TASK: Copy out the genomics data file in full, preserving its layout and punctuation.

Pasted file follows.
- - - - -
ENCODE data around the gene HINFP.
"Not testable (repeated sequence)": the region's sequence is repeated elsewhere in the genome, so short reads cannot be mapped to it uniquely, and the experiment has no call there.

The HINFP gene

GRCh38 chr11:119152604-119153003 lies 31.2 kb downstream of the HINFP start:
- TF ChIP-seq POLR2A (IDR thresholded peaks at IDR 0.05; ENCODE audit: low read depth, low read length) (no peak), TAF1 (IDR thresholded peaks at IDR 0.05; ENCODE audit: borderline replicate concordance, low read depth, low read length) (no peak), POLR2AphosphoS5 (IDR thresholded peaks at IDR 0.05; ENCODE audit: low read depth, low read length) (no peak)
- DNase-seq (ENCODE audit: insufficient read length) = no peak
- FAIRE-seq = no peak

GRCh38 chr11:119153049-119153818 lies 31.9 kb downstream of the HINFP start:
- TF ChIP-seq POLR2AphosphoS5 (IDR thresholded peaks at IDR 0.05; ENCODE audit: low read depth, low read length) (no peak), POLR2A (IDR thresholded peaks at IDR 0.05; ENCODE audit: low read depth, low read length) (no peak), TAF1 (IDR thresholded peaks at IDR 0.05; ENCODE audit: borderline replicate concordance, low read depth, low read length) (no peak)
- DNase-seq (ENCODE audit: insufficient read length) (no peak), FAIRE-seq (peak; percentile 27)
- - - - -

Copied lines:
ENCODE data around the gene HINFP.
"Not testable (repeated sequence)": the region's sequence is repeated elsewhere in the genome, so short reads cannot be mapped to it uniquely, and the experiment has no call there.

The HINFP gene

GRCh38 chr11:119152604-119153003 lies 31.2 kb downstream of the HINFP start:
- TF ChIP-seq POLR2A (IDR thresholded peaks at IDR 0.05; ENCODE audit: low read depth, low read length) (no peak), TAF1 (IDR thresholded peaks at IDR 0.05; ENCODE audit: borderline replicate concordance, low read depth, low read length) (no peak), POLR2AphosphoS5 (IDR thresholded peaks at IDR 0.05; ENCODE audit: low read depth, low read length) (no peak)
- DNase-seq (ENCODE audit: insufficient read length) = no peak
- FAIRE-seq = no peak

GRCh38 chr11:119153049-119153818 lies 31.9 kb downstream of the HINFP start:
- TF ChIP-seq POLR2AphosphoS5 (IDR thresholded peaks at IDR 0.05; ENCODE audit: low read depth, low read length) (no peak), POLR2A (IDR thresholded peaks at IDR 0.05; ENCODE audit: low read depth, low read length) (no peak), TAF1 (IDR thresholded peaks at IDR 0.05; ENCODE audit: borderline replicate concordance, low read depth, low read length) (no peak)
- DNase-seq (ENCODE audit: insufficient read length) (no peak), FAIRE-seq (peak; percentile 27)